Supervisors Defer Action on Experimental Sewer System at Ballenger Bluff

By Heather Michon

A short agenda turned into a long session for the Board of Supervisors on Wednesday (May 19), as a public hearing over a special use permit for a proposed housing development’s wastewater system stretched on for over two hours — only to end in a deferred decision.

Developer Tim Miller began the permitting process for a tract of land off Courthouse Road, east of Palmyra village, in September 2020. Originally, Ballenger Bluff was planned for 48 single-family homes on a 124-acre property.

Residents in the Courthouse Road neighborhood have opposed the project from the start, arguing that the scant water resources in that part of the county would be further depleted by the addition of so many new homes.

During a public hearing before the Planning Commission in January, more than a dozen residents spoke out on their own ongoing issues with failing and dry wells, and their fears about the impact of Ballenger Bluff.

The commission deferred a decision until its March meeting, by which point Miller had amended his original proposal, reducing the development down to 20 homes on 48 acres.

The issue before the Board of Supervisors on Wednesday night was a request for a special use permit for a centralized sewer system for the development.

Rather than install 20 individual septic systems and drainfields, Miller instead proposed a cluster system, where four homes share a single tank and drainfield. Under this plan, Ballenger Bluff would have four treatment tanks serving 16 homes, leaving only four properties with traditional septic systems.

Project consultant Mike Clarke of EnviroKlean explained that the system works like a miniature municipal wastewater treatment plant. Since graywater would be additionally treated with UV light, it would actually be cleaner than conventional wastewater plants.

While shared tank systems have been in use for many years, Clarke said this would be a first for this type of rural cluster development. He told supervisors that he believes it could be a model for future developments in Virginia.

Under the county’s rules of subdivision, Miller wouldn’t need a permit if he was just installing traditional septic systems. A centralized system, even a small one, requires local and state approval.

Douglas Miles of the Planning Department said he and his staff were satisfied with the plan and the Blue Ridge Health Department agreed it was the best system for the property. Unlike individual septic systems, the centralized system would be subject to periodic inspections and testing by the Health Department and would have to be maintained by licensed technicians.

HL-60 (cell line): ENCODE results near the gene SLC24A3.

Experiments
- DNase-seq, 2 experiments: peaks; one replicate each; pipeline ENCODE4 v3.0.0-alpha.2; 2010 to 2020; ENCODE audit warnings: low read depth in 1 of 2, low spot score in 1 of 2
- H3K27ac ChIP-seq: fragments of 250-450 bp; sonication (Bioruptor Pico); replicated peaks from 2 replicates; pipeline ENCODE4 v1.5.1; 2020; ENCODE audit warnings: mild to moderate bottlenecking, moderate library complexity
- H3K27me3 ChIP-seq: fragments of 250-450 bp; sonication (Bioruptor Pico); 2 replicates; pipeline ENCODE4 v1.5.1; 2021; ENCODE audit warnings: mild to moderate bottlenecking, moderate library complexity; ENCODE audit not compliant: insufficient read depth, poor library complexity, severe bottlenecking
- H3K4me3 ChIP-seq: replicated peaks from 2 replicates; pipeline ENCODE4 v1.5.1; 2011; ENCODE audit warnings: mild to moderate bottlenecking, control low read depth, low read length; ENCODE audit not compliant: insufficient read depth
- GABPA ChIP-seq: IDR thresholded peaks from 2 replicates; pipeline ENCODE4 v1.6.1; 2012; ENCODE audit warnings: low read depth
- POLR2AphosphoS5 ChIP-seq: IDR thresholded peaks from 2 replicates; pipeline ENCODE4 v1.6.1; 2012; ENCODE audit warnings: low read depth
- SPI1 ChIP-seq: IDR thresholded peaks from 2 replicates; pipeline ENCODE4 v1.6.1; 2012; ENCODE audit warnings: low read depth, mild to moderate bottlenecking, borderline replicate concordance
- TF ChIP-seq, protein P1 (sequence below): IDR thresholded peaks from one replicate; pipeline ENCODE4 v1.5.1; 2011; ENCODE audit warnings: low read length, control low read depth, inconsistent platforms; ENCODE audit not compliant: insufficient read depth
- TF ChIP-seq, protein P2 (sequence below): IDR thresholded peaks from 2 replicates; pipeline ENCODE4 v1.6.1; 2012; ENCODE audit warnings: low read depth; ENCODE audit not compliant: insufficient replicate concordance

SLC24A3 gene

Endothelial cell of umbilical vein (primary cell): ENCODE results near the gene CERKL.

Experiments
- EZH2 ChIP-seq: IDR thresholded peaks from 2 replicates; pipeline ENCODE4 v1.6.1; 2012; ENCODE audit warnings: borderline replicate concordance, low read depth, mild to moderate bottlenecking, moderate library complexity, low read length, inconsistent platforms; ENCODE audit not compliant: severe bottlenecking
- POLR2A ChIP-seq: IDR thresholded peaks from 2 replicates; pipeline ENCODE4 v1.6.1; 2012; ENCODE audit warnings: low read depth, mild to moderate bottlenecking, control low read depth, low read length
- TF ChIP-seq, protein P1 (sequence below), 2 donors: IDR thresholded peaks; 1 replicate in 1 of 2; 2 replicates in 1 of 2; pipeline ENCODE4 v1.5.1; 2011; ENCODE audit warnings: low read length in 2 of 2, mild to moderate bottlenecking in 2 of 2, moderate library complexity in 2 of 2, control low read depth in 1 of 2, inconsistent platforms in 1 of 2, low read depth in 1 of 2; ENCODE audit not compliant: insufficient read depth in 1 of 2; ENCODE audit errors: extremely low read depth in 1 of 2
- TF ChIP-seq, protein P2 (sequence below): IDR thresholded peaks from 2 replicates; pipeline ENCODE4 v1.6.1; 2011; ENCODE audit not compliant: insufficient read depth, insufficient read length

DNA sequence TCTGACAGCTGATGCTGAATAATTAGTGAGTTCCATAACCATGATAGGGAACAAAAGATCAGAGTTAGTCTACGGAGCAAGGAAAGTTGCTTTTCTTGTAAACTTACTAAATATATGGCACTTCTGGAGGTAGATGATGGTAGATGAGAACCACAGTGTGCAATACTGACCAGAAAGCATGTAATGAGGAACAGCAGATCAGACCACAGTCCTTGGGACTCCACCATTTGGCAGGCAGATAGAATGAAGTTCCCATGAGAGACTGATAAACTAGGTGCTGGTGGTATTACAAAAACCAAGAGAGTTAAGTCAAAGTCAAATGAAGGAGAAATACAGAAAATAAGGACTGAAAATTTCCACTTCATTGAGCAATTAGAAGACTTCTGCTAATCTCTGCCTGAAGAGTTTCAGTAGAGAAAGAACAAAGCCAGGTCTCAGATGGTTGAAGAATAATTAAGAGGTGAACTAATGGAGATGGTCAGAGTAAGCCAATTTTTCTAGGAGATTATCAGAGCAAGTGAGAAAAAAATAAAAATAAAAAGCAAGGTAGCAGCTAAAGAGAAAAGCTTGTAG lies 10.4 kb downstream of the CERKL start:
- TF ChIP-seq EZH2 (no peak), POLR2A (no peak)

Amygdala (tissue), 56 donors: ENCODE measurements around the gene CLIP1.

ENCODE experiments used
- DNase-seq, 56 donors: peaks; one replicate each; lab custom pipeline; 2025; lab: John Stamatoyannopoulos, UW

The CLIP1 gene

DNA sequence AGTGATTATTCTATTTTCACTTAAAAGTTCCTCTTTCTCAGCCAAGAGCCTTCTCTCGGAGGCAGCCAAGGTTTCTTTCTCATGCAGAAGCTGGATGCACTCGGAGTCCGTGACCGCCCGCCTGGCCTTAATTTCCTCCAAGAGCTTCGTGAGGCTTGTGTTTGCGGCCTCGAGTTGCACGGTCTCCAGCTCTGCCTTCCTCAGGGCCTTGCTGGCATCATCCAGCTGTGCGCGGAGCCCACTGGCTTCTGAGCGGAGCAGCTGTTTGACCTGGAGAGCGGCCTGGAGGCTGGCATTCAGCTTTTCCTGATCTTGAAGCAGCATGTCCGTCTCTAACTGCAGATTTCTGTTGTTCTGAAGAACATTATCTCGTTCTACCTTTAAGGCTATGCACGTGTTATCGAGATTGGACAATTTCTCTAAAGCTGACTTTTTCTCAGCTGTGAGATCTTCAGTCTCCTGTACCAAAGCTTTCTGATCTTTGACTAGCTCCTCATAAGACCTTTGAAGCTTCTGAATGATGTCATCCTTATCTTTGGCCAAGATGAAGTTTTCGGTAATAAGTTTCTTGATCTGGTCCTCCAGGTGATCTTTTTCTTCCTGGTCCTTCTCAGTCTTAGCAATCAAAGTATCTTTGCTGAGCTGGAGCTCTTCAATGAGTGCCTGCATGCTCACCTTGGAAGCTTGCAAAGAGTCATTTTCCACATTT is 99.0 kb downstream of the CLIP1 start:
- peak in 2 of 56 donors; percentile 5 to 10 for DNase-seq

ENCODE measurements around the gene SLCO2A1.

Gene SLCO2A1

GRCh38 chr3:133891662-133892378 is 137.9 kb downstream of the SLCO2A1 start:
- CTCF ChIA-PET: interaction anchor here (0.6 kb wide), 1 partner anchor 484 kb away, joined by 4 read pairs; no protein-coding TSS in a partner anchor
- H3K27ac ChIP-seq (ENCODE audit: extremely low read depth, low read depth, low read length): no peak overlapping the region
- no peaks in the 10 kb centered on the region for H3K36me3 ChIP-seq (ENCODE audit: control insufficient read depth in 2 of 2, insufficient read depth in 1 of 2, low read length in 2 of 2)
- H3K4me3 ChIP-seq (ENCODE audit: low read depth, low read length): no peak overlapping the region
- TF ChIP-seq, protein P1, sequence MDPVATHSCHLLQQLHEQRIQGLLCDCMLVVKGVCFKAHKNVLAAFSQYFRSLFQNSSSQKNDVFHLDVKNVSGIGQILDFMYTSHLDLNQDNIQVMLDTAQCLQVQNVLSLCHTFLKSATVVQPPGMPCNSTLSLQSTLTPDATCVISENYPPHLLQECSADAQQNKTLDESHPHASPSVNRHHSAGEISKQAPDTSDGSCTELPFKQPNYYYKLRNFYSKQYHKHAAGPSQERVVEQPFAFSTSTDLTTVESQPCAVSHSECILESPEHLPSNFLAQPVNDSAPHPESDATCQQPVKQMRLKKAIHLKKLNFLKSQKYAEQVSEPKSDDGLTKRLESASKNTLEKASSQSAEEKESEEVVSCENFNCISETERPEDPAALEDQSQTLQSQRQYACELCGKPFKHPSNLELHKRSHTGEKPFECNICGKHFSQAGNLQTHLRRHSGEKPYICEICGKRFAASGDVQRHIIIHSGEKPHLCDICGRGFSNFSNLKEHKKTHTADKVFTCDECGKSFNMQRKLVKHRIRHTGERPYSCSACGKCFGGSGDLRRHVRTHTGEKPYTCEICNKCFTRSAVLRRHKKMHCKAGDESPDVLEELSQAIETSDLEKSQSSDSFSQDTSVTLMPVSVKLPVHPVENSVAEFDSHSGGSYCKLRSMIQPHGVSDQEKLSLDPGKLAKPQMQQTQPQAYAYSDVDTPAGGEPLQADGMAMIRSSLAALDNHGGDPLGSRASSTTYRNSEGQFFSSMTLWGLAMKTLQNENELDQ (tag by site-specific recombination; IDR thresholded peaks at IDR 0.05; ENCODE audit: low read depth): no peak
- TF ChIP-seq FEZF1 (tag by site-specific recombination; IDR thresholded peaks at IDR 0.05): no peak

However, during public comments, area residents argued that the system is still too experimental and worry that multiple houses sharing one tank could easily exceed the amount of wastewater a system could handle in a day, potentially impacting their adjacent properties.

Miller, for his part, objected to the Planning Department’s conditions regarding the length of time he would have to maintain a bond on the system. He also complained about County Attorney Fred Payne having oversight of the bond.

Payne dismissed Miller’s comments, noting that as county attorney “I approve all subdivision bonds.” He said bond provisions outlined by the Planning Department were not unusual. Supervisors Patricia Eager (Palmyra), who has experience in developing a subdivision, agreed on both points, saying developers often have to hold a bond for many years.

The discussion between the supervisors focused on two main points: the novelty of the centralized system and the fears of residents over its potential long-term impact.

Supervisor Mozell Booker (Fork Union) said she wanted to be sensitive to the concerns raised by locals and wondered why the disconnect between the staff’s strong recommendations and the residents’ fears. “Can we not explain or convince them that it’s a good thing?” she asked.

Ultimately, there were enough lingering questions about the centralized system to keep the board from making a decision without more information.

Mrs. Booker called for the motion to be deferred, which passed 5-0.

After further discussion, they decided to revisit the motion at the June 16 meeting, asking staff to set a presentation from the Health Department to try to resolve question from the public about the safety of the system.

With two and a half hours of discussion behind them, they took a rare mid-meeting recess before moving on to the rest of the agenda.

At the start of the evening, the supervisors tackled a much easier special use permit request from Amy and Joshua Bower, who hope to become the new owners of the Thistle Gate Vineyard near Scottsville. The permit would allow them to hold special events like receptions and 5K to100K runs on the property as part of their expansion plans.

Chairman Mike Sheridan (Columbia), who knows the couple, temporarily handed the gavel to Vice Chair Tony O’Brien (Rivanna) so he could personally make the motion — something he cannot do while chair. Once the vote in approval of the special use permit was taken, he resumed his previous role.


Related Posts

dewi88 cuanslot dragon77 cuan138 enterslots rajacuan megahoki88 ajaib88 warung168 fit188 pusatwin pusatwin slot tambang88 mahkota88 slot99 emas138